Here Are 3 New “Use-Of-Force” Techniques NYPD Officers Are Being Taught To Avoid Chokeholds
The city has funded a three-day training program to help the NYPD avoid repeating the Eric Garner case, where a man died after being placed in a chokehold by an officer.
In July, as a direct response to Eric Garner’s death, NYPD Commissioner Bill Bratton announced that NYPD officers would be retrained, in a three-day course, on the use of force during arrests.
The courses for all 20,000 officers — which the city funded with $35 million — began in early December, shortly after the grand jury declined to indict Officer Daniel Pantaleo in the Garner case. The city medical examiner said Pantaleo’s chokehold on Garner was a case of dearth.
The decision not to bring charges on the officer sparked nation-wide protests.
“The training that’s going to happen here in this building will change the future of this city,” Mayor Bill De Blasio said at the program’s launch. “It will have not just an impact on thousands of people, it will have an impact on millions of people, because every interaction that every officer has with their fellow New Yorkers after they are trained again will be different.”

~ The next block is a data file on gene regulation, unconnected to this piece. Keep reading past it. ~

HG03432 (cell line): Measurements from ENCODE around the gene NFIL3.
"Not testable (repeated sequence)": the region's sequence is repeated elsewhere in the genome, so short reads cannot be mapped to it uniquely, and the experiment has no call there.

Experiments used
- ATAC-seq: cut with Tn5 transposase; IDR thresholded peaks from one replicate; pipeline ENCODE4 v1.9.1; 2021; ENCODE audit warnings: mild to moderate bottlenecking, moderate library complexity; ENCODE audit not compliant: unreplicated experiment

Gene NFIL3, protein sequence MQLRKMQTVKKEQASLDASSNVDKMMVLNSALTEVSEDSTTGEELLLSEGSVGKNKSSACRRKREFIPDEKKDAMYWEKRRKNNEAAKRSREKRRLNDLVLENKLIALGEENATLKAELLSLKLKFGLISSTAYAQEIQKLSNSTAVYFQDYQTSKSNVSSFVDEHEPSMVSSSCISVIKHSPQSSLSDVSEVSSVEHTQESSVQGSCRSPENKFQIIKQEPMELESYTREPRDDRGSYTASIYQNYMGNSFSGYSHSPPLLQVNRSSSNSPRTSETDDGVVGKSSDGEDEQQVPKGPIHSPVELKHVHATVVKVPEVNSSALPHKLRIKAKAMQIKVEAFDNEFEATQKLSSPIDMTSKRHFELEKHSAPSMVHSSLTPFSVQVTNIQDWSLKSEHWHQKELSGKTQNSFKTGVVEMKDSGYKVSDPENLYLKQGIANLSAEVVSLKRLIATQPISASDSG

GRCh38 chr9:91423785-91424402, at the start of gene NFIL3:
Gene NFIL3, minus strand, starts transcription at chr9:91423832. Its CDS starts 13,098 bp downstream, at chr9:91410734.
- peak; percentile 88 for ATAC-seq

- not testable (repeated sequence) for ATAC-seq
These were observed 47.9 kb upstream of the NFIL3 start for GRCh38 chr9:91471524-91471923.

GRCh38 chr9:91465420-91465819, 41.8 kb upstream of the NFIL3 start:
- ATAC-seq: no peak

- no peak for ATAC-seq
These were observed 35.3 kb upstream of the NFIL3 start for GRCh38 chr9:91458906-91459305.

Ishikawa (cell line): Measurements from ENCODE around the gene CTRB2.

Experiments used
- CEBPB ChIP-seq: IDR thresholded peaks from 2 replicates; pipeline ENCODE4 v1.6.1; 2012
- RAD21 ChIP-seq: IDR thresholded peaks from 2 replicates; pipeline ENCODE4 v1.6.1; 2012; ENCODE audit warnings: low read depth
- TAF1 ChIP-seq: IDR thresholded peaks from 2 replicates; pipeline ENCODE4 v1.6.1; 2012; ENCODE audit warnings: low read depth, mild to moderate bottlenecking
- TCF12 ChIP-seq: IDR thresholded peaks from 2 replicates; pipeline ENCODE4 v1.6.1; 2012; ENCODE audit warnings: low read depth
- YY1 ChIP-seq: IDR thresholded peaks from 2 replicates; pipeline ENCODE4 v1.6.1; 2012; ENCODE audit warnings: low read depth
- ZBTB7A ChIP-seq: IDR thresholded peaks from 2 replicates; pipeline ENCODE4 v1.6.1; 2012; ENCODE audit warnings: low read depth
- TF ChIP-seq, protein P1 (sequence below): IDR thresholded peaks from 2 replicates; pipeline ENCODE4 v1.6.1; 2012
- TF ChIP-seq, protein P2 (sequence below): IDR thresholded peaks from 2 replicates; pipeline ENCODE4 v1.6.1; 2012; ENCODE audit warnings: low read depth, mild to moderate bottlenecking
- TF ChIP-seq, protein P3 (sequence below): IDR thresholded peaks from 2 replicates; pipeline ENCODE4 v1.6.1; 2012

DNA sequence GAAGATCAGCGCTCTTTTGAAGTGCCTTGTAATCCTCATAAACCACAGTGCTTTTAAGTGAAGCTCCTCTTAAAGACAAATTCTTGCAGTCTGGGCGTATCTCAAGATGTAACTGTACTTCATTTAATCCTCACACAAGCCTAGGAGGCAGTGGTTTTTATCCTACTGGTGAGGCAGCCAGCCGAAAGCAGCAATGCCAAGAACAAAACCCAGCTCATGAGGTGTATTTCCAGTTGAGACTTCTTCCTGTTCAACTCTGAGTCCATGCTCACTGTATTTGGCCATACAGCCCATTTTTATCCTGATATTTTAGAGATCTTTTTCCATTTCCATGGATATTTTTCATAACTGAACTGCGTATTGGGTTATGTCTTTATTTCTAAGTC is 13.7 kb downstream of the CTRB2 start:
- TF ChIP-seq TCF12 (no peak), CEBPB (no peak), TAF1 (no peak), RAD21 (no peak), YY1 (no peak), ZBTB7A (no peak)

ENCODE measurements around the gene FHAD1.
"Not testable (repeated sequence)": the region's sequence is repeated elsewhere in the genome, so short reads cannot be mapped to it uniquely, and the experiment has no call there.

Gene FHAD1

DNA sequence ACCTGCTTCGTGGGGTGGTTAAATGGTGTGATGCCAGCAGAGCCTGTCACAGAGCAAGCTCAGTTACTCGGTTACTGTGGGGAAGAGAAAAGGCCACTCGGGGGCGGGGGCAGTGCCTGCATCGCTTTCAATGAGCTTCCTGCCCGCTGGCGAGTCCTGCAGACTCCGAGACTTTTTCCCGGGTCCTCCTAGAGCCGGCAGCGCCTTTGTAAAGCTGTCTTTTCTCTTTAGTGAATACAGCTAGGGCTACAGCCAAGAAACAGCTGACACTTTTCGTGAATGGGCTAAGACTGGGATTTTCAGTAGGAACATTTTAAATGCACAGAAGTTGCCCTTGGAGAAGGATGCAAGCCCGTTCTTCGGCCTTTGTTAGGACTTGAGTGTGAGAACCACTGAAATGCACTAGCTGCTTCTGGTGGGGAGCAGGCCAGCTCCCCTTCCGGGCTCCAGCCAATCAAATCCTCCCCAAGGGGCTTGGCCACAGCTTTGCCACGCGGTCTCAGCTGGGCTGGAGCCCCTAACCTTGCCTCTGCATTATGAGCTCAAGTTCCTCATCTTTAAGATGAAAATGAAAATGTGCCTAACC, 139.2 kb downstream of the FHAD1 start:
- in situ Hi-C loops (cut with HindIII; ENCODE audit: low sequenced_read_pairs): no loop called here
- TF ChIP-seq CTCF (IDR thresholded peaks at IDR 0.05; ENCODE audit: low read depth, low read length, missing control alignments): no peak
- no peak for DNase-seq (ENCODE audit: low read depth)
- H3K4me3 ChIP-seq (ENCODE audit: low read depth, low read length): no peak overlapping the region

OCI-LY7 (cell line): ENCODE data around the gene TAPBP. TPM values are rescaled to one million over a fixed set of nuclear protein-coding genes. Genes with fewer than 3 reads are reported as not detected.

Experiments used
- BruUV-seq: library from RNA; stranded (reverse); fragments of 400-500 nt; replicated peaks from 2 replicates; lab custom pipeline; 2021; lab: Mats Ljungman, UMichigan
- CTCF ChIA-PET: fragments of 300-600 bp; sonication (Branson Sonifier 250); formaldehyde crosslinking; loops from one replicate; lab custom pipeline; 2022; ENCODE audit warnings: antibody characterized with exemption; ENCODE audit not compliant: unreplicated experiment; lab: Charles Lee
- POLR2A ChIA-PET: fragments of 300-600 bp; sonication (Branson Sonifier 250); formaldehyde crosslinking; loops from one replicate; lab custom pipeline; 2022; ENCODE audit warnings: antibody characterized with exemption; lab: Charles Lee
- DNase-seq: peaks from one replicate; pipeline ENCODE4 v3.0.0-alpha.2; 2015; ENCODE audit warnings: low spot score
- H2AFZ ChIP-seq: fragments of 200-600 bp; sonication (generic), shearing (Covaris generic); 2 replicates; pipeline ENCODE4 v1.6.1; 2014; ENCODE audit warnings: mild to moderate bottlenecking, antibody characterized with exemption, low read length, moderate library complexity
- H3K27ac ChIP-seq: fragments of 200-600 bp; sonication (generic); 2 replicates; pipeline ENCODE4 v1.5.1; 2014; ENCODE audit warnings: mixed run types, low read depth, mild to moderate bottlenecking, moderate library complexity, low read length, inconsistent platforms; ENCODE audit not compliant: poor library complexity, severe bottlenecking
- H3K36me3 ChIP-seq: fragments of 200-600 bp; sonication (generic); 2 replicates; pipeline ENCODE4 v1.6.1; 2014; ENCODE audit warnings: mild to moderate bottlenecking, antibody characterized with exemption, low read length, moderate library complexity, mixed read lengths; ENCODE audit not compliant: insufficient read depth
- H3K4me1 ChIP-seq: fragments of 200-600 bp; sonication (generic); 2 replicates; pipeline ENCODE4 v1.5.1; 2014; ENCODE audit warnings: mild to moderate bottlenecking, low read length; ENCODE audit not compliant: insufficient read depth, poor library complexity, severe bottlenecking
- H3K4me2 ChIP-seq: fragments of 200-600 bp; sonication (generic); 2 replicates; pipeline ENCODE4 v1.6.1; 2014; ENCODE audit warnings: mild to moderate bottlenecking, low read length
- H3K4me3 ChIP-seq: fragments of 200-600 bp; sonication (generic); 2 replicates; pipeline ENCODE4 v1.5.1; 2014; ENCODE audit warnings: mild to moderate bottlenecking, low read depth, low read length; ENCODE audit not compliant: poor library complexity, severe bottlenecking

Day Three covers defensive strategies and “use-of-force” moves so that officers don’t use chokeholds. The NYPD has banned the use of chokeholds since the mid-1990s.
If a suspect is resisting arrest, officers should, if possible, wait to assemble a three-person team before attempting to use force, according to the traning
1. The rear tackle
In this first method, two officers grab an arm of the person and seize control at the elbow. The third officer “sweeps” a leg, forcing the person into kneeling position where they can be handcuffed.
2. The “armbar”
A martial arts maneuver that hyperextends the arm over an officers arm, causing an “elbow joint lock.” This allows the officer to control the person by leveraging the person’s arm over his own.
3. The “hammerlock”
In this move, the person’s arm is bent toward their back with upward pressure toward the shoulder joint. It makes handcuffing the person more manageable.
“What we’re teaching them is how to control that anger and how to channel that anger so that they don’t act out,” Julian said during a press conference at City Hall.
“We think we can control that emotion. And we think you’ll see behavioral changes very soon.”